The Wilson campaign, however, contends that the large amounts of money the senator has collected demonstrates the wide backing he enjoys after nearly six years in office.
“I think it shows the breadth of the support he has had throughout his entire campaign,” said Otto Bos, Wilson’s campaign manager. “They like the stances he takes.”
Bos said Wilson is not influenced in his decisions by the contributions he receives and, at times, has voted against the wishes of those who have given him money.
“Wilson makes decisions on the merits and in some cases we have fought these industries,” he said. “There will be times when he agrees with these groups and sometimes when he disagrees.”
During the period of the study, from January, 1987, through August, 1988, Wilson received a total of $1.3 million in contributions from political action committees of all types. McCarthy collected $621,000 from such committees during the same time.
Of Wilson’s total, nearly $1.2 million came from business groups while only $4,600 came from labor organizations. Another $49,000 was contributed by conservative-oriented committees.
In contrast, McCarthy received $72,000 from business political action committees while collecting $331,000 from unions. He also received $145,000 from liberal-oriented committees.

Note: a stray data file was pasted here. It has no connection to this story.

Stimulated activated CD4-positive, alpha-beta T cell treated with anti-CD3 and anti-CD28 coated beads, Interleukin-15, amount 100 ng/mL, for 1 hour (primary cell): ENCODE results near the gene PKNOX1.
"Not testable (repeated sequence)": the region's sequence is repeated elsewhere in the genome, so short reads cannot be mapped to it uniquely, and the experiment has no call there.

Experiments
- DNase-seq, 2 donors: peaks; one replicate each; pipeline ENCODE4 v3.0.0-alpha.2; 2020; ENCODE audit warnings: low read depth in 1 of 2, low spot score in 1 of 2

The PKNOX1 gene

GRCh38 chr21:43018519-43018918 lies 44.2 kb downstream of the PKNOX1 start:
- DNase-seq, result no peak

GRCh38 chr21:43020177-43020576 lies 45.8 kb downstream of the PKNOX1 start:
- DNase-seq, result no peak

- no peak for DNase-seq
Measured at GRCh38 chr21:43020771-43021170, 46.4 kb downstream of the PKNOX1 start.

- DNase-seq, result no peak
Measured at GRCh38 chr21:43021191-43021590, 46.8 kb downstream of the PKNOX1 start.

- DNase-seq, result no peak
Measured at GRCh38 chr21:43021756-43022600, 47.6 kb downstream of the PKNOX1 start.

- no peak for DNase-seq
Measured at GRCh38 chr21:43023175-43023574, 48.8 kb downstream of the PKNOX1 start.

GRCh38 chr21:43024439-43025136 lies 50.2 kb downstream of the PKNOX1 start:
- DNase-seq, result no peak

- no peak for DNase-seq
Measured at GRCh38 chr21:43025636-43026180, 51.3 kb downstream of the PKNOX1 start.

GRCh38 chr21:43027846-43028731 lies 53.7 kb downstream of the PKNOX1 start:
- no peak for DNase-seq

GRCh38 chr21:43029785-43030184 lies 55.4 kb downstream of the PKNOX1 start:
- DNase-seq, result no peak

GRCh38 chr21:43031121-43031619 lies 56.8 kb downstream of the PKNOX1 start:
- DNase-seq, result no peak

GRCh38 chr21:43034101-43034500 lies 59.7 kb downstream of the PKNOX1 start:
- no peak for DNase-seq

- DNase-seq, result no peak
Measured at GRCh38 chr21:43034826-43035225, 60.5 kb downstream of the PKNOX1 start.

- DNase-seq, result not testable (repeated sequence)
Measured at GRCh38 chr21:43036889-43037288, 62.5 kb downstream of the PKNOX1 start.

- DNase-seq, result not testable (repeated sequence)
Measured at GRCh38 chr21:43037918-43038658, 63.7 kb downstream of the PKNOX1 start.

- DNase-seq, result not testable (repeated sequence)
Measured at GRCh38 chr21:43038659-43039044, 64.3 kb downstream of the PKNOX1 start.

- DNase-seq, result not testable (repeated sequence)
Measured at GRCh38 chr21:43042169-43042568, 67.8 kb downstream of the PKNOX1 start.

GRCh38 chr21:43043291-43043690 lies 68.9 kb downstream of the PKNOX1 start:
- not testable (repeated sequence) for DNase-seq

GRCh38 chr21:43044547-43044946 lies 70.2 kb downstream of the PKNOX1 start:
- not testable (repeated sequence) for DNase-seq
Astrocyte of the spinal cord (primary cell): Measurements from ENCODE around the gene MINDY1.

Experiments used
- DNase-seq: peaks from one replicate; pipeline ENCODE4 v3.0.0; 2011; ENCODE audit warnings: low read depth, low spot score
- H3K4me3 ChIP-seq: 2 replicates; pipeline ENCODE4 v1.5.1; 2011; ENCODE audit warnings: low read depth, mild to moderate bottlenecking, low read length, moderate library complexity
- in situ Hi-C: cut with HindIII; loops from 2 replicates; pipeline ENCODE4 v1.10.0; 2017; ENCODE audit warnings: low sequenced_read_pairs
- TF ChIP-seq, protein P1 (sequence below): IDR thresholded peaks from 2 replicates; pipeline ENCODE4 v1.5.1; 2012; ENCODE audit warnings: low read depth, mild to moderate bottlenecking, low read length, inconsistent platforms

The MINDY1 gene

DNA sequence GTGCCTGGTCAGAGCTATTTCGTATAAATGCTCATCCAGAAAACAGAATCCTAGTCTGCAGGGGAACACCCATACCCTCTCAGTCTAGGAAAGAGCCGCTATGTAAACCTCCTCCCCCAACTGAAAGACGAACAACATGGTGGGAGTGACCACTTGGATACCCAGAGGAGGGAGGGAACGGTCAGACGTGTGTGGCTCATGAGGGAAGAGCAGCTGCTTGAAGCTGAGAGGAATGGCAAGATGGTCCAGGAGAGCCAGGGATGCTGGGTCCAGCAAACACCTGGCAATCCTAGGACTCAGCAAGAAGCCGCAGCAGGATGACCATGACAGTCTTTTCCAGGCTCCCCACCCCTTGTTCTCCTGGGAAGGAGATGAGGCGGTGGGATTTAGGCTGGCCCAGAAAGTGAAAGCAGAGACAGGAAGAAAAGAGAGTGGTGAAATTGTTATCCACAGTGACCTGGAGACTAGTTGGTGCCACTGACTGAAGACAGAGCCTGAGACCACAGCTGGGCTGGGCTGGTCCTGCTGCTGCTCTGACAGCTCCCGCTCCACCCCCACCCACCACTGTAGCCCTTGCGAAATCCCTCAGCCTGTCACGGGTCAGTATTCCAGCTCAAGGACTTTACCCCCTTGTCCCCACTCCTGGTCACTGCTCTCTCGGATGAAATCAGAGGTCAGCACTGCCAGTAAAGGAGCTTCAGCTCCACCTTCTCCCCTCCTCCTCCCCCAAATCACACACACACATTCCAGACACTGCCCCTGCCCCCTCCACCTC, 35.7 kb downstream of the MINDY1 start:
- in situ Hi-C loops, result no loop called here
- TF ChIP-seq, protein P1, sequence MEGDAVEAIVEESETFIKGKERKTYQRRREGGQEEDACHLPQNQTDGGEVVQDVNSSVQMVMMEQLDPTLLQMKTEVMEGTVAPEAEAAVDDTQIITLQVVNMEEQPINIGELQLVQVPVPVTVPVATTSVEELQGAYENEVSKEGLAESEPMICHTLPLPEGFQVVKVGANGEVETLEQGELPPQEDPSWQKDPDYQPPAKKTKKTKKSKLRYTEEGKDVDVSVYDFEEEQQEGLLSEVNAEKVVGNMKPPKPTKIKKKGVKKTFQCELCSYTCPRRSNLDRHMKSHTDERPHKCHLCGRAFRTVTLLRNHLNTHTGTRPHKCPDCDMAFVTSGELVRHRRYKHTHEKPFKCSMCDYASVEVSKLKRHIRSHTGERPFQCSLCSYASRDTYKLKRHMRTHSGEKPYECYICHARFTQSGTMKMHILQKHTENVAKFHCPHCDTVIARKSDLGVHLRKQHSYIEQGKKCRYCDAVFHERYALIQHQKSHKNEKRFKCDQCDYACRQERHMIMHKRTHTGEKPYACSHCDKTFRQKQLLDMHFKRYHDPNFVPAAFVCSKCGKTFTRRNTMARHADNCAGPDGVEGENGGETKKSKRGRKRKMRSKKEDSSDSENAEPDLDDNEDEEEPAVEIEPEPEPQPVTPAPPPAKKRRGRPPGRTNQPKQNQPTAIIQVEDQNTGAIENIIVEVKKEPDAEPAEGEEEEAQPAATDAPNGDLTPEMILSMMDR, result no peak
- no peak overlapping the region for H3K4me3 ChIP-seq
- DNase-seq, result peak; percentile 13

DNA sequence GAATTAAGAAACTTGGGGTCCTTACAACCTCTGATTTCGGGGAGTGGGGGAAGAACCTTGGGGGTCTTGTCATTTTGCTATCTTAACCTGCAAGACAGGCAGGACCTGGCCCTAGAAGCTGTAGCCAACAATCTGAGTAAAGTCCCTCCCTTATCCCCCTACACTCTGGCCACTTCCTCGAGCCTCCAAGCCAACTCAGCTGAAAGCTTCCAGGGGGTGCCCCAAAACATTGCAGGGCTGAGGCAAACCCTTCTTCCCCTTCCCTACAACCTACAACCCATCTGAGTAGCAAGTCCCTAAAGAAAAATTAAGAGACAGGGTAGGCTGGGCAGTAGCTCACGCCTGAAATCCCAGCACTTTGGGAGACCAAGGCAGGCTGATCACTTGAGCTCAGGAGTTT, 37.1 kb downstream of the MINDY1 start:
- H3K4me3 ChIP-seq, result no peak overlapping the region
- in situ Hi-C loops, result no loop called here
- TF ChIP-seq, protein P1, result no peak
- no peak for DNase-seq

Both candidates raised substantially more political action committee money from outside California than from within.
Wilson received $884,000 from out-of-state political action committees and $445,000 from inside California. McCarthy raised $533,000 from political action committees outside California but only $88,000 from committees within the state.
Donations Not Listed
Contributions from individuals, which make up most of both candidates’ receipts, were not included in the study. Money that Wilson raised during his first four years in office also was not counted in the analysis.
By Election Day, Wilson could raise and spend as much as $15 million on his bid for reelection. McCarthy hopes to spend $9 million on his underdog candidacy.
In analyzing the political action committee contributions, the study breaks down the donations into 110 separate interest group categories. In cases where a committee has multiple interests, its contributions are recorded in each applicable category. Thus, contributions are often counted more than once.
One of the more striking contrasts between the two candidates is in the area of transportation, one of Wilson’s committee assignments. The senator collected a total of $266,000 from political action committees with various transportation interests, compared to McCarthy’s $7,100. In particular, Wilson raised $103,000 from groups with an interest in aviation while McCarthy got $1,000. And Wilson received $80,000 from groups with an interest in the automotive industry while McCarthy got nothing.